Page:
One of Dr. Barnes’ favorite sayings to the managers in her graduate professional writing course is, “You didn’t expect that empathy would be part of your toolset.” But it’s an essential component of effective communication skills. What better way to get your point across than to think like your audience?
“You have to frame things in terms of their needs, their priorities and organize it such that they can access it rapidly,” Dr. Barnes said. “What is the situation of the person out there? Is this even important to them? Do they care? Are they negatively disposed toward it? Toward you?”
After receiving a promotion to Project Analyst at State Street Global Markets in Boston, Janniece York (MBA ’12) was asked to write a white paper on a project. One of her major challenges in producing the white paper was condensing vast amounts of information into a concise document, yet including enough information so that various business units could benefit from it.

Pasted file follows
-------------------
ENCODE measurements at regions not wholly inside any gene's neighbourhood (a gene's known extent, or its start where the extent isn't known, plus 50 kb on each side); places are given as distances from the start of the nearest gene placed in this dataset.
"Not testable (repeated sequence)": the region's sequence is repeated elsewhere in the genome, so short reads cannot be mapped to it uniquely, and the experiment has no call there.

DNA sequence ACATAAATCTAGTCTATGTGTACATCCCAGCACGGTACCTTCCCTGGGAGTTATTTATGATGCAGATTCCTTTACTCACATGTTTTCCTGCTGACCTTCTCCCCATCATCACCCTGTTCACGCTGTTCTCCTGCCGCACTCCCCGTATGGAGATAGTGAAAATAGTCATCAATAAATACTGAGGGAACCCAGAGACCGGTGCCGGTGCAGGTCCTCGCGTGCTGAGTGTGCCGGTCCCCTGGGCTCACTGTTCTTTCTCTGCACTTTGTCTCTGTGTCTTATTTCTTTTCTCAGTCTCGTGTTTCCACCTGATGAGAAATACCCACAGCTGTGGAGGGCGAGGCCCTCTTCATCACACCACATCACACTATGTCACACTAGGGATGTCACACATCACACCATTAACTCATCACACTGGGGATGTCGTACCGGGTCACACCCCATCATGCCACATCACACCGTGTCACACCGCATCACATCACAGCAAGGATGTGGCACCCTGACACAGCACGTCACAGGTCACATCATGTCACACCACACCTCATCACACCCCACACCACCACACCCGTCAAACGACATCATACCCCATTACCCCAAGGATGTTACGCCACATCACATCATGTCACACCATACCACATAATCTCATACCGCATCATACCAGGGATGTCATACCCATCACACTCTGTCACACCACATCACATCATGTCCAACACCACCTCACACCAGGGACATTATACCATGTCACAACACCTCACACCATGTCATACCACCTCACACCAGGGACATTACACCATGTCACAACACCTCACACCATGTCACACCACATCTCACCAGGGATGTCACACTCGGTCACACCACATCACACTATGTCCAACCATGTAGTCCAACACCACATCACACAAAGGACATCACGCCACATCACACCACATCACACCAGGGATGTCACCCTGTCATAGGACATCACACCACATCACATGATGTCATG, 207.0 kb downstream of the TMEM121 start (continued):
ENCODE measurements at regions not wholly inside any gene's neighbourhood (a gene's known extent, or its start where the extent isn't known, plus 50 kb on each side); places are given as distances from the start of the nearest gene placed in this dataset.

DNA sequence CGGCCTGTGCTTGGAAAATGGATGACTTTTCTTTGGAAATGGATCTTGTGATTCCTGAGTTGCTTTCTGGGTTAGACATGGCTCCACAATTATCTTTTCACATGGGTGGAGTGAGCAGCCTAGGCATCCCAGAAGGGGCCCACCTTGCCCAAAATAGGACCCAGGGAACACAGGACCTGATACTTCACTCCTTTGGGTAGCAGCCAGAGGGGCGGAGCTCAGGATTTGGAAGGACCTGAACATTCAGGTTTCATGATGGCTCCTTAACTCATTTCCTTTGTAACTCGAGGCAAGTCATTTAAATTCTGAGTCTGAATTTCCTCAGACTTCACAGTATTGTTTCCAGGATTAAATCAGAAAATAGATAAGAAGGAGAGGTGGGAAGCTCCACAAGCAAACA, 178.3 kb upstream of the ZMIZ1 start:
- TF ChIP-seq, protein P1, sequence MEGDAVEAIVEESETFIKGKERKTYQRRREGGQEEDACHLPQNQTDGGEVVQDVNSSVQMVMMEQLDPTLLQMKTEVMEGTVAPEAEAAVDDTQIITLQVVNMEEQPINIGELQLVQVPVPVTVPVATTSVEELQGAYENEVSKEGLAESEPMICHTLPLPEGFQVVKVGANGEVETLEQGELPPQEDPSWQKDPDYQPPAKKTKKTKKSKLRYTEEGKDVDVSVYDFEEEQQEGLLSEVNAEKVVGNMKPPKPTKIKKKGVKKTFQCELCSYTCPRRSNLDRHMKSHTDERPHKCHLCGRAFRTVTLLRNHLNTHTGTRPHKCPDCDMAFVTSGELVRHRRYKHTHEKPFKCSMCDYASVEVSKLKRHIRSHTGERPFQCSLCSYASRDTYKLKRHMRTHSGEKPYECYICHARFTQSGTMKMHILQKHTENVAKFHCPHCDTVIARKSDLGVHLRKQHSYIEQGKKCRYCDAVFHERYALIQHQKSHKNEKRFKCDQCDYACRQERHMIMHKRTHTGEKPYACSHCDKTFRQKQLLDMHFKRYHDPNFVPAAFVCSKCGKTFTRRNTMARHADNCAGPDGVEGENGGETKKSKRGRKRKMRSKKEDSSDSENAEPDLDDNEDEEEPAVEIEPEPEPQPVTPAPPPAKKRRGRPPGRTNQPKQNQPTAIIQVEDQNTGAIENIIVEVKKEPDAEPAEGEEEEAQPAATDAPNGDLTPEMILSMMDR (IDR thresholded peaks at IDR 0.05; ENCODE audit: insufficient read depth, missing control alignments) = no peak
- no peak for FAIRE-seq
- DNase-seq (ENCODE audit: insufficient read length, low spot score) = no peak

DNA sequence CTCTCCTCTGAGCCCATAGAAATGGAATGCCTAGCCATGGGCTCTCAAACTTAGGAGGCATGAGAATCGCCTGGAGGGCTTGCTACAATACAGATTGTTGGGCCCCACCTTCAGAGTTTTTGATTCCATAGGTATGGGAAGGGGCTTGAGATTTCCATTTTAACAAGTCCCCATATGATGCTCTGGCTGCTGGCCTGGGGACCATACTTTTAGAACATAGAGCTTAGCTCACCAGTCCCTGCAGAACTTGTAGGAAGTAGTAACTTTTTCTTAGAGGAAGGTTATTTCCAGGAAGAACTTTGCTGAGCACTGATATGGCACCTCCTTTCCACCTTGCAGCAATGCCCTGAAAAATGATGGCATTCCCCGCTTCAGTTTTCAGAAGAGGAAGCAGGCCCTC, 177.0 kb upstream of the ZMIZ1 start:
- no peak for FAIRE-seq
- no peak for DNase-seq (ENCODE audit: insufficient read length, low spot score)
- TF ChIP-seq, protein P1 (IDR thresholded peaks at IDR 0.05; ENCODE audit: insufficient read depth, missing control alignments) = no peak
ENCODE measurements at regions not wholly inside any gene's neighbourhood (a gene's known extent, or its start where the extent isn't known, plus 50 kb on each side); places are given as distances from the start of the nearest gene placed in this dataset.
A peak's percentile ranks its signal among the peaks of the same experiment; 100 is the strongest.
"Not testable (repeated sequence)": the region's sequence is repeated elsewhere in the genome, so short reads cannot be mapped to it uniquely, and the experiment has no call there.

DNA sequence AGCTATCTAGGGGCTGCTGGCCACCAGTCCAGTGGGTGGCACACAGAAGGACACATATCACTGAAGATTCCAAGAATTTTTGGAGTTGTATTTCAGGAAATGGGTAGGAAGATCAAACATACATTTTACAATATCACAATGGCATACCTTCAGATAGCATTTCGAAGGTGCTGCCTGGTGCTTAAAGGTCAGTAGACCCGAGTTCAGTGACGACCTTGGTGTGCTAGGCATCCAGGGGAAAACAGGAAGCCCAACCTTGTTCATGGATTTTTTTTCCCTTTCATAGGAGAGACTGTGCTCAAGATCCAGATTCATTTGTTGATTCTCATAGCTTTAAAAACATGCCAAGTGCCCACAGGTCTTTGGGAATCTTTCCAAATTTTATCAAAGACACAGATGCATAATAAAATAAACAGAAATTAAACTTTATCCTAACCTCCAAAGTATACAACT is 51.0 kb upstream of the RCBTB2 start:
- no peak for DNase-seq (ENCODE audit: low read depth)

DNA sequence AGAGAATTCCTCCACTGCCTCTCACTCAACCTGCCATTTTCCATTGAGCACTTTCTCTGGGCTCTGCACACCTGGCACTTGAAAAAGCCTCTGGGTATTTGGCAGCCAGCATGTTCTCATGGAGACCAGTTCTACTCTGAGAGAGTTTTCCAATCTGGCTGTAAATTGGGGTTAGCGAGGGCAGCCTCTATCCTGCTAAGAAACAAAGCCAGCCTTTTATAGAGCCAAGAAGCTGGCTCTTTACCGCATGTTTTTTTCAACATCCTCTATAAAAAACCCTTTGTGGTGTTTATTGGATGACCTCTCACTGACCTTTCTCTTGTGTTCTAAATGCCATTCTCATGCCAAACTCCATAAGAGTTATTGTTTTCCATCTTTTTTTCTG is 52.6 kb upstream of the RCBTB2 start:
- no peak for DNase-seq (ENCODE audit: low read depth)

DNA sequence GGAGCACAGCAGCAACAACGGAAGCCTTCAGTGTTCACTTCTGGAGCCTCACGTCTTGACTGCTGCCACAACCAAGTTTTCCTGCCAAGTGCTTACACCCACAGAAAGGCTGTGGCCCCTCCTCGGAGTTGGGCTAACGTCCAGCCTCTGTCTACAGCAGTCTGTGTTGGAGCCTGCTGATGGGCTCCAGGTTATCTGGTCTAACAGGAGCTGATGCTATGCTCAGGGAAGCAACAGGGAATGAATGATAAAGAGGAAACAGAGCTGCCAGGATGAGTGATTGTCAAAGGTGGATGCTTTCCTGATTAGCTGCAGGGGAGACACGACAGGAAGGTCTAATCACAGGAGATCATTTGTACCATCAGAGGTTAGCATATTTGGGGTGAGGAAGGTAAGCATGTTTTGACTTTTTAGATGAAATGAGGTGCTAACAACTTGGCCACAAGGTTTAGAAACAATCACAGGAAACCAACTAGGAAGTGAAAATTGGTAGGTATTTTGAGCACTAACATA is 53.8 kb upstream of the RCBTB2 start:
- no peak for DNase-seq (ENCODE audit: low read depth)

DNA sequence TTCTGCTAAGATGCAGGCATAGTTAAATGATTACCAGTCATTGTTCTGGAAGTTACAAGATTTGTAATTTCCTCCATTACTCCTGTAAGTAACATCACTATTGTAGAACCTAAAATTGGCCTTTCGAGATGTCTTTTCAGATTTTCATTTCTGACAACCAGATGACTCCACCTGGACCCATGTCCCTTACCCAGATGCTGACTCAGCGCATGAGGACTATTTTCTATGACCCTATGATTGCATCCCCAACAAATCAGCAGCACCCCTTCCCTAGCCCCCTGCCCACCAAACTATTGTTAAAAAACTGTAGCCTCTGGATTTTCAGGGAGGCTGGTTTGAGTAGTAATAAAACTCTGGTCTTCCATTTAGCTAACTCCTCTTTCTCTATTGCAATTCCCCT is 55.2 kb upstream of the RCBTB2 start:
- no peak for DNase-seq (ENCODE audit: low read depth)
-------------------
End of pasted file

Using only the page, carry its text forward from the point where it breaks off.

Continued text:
“I work with a lot of stakeholders,” York said. “Information technology, legal, traders—all these business units take something differently. You have to tailor your message to these audiences, keep it short and don’t leave anything pertinent out. It was especially challenging. But my boss came to me afterwards and said my white paper was the one she wants to use as a model. It was a big compliment to me and what I learned from Dr. Barnes.”
If two professionals with similar technical abilities are up for the same managerial position, odds are the candidate with the better soft skills will earn the position.